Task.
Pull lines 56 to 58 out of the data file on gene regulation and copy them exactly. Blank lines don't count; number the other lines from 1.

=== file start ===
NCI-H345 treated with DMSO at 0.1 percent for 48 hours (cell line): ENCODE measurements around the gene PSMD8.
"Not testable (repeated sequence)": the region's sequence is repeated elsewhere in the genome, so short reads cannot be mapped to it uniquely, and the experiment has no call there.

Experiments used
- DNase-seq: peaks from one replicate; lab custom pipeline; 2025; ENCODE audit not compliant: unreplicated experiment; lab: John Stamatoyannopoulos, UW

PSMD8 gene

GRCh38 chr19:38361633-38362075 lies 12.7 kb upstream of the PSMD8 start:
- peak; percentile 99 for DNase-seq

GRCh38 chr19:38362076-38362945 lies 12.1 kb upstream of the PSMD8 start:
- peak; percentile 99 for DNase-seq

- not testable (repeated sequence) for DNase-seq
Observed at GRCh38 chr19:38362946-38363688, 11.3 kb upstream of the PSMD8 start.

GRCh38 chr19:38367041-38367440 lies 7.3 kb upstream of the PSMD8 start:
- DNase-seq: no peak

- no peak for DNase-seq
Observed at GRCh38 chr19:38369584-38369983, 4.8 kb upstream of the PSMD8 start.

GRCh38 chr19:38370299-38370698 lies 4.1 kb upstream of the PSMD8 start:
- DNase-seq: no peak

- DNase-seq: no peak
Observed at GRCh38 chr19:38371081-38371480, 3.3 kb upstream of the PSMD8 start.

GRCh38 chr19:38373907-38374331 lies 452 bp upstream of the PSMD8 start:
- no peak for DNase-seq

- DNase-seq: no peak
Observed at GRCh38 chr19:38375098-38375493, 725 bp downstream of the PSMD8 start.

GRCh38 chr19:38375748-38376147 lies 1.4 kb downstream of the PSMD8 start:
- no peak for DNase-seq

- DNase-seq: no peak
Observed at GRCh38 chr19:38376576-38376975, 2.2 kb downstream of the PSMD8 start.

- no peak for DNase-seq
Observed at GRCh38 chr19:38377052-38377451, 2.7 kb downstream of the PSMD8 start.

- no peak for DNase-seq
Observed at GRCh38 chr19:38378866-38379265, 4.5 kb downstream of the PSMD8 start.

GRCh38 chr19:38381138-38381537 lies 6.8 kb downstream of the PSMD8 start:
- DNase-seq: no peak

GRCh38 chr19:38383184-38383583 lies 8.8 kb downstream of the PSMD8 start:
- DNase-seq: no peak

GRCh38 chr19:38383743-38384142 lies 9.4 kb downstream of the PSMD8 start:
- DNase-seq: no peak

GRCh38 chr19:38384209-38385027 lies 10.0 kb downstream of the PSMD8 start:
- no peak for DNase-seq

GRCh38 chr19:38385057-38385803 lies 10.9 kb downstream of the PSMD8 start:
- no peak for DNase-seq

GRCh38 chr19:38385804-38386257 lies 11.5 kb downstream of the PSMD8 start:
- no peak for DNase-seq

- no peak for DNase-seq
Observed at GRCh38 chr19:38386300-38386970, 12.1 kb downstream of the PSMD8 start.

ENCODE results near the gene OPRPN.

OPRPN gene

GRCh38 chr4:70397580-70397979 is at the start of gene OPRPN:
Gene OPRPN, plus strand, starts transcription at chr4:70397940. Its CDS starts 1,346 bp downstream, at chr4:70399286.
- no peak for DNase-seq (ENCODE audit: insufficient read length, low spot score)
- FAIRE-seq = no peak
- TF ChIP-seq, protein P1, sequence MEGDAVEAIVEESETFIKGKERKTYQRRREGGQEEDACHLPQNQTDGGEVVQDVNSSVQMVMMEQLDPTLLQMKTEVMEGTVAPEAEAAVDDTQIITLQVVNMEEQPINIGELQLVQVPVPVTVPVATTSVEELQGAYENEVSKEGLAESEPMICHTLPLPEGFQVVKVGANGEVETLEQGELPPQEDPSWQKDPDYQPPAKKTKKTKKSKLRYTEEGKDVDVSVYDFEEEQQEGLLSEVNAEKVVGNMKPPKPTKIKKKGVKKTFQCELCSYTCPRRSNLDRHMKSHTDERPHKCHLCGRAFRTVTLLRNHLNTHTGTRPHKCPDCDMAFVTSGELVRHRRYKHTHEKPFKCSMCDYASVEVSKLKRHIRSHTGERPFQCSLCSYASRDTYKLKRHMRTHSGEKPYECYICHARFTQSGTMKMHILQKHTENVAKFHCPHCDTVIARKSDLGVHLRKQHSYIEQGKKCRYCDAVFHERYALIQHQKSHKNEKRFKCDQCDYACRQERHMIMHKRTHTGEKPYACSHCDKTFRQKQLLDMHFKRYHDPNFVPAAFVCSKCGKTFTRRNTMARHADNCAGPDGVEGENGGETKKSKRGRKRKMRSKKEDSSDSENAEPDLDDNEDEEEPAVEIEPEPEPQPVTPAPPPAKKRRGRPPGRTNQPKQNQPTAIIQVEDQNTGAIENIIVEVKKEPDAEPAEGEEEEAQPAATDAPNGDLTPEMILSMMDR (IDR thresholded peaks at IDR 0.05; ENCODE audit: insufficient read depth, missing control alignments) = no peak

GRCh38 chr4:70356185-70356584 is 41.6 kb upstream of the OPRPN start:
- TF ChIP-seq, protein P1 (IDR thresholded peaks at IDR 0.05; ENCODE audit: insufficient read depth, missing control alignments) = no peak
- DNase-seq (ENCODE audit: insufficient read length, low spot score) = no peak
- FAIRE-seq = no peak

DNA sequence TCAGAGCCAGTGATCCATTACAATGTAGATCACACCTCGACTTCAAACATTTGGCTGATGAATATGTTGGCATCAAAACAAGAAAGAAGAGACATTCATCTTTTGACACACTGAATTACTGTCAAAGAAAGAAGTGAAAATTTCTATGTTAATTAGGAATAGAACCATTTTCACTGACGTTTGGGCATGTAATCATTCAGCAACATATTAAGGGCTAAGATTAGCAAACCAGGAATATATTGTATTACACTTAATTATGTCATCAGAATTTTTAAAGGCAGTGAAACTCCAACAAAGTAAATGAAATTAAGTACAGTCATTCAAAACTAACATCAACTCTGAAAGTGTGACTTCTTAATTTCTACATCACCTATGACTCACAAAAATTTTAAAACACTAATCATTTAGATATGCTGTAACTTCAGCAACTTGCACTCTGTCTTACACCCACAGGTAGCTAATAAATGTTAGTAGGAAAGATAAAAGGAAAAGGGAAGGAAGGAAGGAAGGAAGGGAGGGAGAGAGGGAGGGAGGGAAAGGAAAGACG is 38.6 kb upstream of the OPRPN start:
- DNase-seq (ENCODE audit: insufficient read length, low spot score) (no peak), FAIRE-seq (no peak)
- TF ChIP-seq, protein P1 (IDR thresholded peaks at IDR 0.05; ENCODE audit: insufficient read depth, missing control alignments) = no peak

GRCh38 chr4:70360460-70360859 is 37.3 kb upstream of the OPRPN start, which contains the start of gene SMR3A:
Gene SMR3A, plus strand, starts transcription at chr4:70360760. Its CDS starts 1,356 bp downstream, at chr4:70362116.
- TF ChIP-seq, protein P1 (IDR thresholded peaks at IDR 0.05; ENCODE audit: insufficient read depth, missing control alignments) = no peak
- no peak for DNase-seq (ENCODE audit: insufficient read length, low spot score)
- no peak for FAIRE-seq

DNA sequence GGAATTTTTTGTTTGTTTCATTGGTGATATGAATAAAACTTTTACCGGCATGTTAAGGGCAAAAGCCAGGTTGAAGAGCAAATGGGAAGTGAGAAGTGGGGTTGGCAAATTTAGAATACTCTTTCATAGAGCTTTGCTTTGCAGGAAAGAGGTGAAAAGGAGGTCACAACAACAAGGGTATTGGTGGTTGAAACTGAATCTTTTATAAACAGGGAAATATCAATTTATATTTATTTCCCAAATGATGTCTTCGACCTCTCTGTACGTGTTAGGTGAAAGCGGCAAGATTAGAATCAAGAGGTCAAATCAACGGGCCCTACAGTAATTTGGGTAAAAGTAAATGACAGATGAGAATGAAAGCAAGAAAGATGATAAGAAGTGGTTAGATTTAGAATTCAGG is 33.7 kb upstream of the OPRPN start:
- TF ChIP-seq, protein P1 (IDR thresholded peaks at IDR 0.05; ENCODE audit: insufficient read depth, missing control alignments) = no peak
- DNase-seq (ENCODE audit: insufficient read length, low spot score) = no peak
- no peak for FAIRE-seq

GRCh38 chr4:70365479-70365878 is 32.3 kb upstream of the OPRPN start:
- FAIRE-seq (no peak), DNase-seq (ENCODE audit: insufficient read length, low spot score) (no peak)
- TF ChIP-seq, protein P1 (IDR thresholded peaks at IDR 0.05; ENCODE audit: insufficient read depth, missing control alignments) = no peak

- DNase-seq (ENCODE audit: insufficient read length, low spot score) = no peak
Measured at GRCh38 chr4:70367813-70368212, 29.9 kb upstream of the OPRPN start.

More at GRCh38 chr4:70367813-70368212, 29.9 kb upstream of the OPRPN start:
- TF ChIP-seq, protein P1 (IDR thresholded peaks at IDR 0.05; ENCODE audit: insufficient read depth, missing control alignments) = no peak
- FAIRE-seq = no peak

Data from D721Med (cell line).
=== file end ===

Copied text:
- FAIRE-seq = no peak

DNA sequence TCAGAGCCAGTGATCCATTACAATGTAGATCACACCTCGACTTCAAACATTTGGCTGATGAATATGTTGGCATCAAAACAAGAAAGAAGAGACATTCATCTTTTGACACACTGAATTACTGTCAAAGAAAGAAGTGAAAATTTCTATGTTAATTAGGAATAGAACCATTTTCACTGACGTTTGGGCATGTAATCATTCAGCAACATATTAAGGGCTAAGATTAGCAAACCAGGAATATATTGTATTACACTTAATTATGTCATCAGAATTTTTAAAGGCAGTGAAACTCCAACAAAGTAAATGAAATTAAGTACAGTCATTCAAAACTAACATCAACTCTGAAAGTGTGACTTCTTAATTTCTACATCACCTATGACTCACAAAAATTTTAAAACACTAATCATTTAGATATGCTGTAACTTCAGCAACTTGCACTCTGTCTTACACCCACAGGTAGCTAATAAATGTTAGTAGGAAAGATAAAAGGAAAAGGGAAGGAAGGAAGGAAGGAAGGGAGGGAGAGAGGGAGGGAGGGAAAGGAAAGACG is 38.6 kb upstream of the OPRPN start:
- DNase-seq (ENCODE audit: insufficient read length, low spot score) (no peak), FAIRE-seq (no peak)